In the four-plus years since launching this blog, I've had a chance to not only find my blogging voice but also opportunities to articulate the particular vision and knowledge that inform that voice.
In this holiday edition, I share a few early posts that provide a sense of perspective for readers who are new to this blog. I hope they will provide context for who I am and why I approach nonprofit governance the way I do.
Creating a board LeaderCulture (July 23, 2007)
Long before there was a blog, there was an original model of nonprofit leadership. LeaderCulture flowed from my brain in 1998, while sitting on the tarmac in Greesnboro, N.C., following a visit to the Center for Creative Leadership. That trip, to accept the CCL's Kenneth E. Clark Student Research Award, set me on my path of a lifetime. LeaderCulture merited an article in CASE Currents Magazine. It felt brilliant at the time - and I do think there is value in what I created (See separate entries on each of the four elements: participation, communication, direction and recognition.). I haven't shared that model for awhile, but it definitely carries ideas that seeded everything that follows.
Boards 101 video (October 27, 2008)
I'm not exactly proud of the audio performance here; but the attempt to describe my understanding of the big 10 roles - and expand upon them with what I feel they lack - offers an initial view of my vision of nonprofit governance. As with the LeaderCulture model, there are links to what comes later in my evolution as a governance writer and facilitator.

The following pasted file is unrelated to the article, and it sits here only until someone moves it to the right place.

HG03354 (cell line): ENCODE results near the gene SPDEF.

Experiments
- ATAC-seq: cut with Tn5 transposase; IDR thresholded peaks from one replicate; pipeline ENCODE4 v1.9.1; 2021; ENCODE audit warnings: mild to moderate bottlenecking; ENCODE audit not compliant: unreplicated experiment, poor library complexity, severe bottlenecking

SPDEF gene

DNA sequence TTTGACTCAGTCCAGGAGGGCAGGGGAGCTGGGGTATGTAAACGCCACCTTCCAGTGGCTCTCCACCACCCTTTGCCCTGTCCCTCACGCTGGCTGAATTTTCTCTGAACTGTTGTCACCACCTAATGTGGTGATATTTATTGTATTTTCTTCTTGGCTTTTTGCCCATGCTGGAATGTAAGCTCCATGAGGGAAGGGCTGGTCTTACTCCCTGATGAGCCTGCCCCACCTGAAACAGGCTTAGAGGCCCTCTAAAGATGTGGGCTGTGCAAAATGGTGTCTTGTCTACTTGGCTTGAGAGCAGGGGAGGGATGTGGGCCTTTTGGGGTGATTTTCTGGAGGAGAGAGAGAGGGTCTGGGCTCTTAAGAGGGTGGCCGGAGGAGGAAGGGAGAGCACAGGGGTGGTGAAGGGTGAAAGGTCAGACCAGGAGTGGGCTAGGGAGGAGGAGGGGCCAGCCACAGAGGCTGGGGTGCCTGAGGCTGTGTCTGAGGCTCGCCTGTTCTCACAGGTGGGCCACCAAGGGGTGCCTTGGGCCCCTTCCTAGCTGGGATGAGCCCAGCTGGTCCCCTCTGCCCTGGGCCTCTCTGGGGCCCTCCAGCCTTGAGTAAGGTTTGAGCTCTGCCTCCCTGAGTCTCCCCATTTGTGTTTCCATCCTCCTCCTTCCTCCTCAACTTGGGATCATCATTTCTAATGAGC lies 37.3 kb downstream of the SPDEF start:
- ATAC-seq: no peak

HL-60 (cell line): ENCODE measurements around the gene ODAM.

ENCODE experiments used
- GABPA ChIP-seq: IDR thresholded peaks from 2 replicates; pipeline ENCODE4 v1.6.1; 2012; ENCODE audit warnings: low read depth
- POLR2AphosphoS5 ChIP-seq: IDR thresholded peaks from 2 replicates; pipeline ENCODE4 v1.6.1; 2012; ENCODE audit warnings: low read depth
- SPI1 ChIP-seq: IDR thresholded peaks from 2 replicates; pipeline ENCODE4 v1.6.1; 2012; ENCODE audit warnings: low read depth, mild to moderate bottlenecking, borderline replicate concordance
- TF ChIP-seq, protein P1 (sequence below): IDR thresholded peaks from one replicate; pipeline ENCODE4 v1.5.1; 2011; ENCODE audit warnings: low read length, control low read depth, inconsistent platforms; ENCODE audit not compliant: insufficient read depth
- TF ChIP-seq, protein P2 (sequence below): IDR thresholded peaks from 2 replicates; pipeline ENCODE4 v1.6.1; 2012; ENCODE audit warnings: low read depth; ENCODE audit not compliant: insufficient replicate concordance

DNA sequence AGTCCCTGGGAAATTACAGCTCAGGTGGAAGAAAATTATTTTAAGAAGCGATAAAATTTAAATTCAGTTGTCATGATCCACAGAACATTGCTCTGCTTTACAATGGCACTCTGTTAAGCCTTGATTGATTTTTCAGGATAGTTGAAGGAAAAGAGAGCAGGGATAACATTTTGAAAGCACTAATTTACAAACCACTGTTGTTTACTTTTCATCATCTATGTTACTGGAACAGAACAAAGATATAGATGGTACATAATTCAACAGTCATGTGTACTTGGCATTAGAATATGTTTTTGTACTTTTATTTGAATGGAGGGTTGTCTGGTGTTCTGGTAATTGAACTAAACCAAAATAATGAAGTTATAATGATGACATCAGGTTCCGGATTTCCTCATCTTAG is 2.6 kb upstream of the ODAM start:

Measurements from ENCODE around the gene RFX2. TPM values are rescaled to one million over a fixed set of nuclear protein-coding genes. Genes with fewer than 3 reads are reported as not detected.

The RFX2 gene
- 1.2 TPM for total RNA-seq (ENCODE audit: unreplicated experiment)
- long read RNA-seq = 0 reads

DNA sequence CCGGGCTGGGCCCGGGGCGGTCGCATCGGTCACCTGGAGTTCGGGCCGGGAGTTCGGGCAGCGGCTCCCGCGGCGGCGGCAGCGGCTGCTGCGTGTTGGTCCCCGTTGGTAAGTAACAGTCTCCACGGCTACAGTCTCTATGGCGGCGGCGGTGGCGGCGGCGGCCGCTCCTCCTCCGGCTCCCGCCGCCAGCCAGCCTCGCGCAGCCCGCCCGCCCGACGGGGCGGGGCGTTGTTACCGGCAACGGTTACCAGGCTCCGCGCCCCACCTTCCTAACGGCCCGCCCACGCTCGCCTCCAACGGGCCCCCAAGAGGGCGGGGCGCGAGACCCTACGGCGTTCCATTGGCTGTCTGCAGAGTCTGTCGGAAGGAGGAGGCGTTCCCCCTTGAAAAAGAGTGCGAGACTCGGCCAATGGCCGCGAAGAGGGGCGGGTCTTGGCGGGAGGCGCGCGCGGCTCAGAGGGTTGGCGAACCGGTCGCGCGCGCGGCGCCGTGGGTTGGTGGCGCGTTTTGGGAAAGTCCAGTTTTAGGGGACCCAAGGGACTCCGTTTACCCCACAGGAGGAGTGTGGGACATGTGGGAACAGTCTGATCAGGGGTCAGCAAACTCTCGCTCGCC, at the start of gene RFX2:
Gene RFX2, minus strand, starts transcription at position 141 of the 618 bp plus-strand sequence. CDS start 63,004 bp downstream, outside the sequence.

Finding community in board practice (August 22, 2009)
There's a bit of a rough feel to this one, too; but in this case, that represents my evolving understanding of the key findings and messages of my doctoral dissertation research. This work has become the foundation of my thinking and work on nonprofit governance where, to my utter surprise, so many of the puzzle pieces naturally fell into place - in a high-functioning governance setting. It has given me my research agenda and my focus for working with nonprofit boards. I definitely need to record a more polished version of this work. But I appreciate the raw nature of this version, because it shows exactly where I was in my thinking five short months after successfully defending this work.
Series: Boards as communities of practice (December 28, 2009)
Yes, the evolutionary process to find the meaning of my dissertation research was a long one. (I've learned that that is a common phenomenon of the doctoral experience.) In December 2009, I launched a series of posts exploring in greater depth the key findings and what they mean for nonprofit boards. This entry provides a set of links to each post in the series.
It's all about vision (January 20, 2010)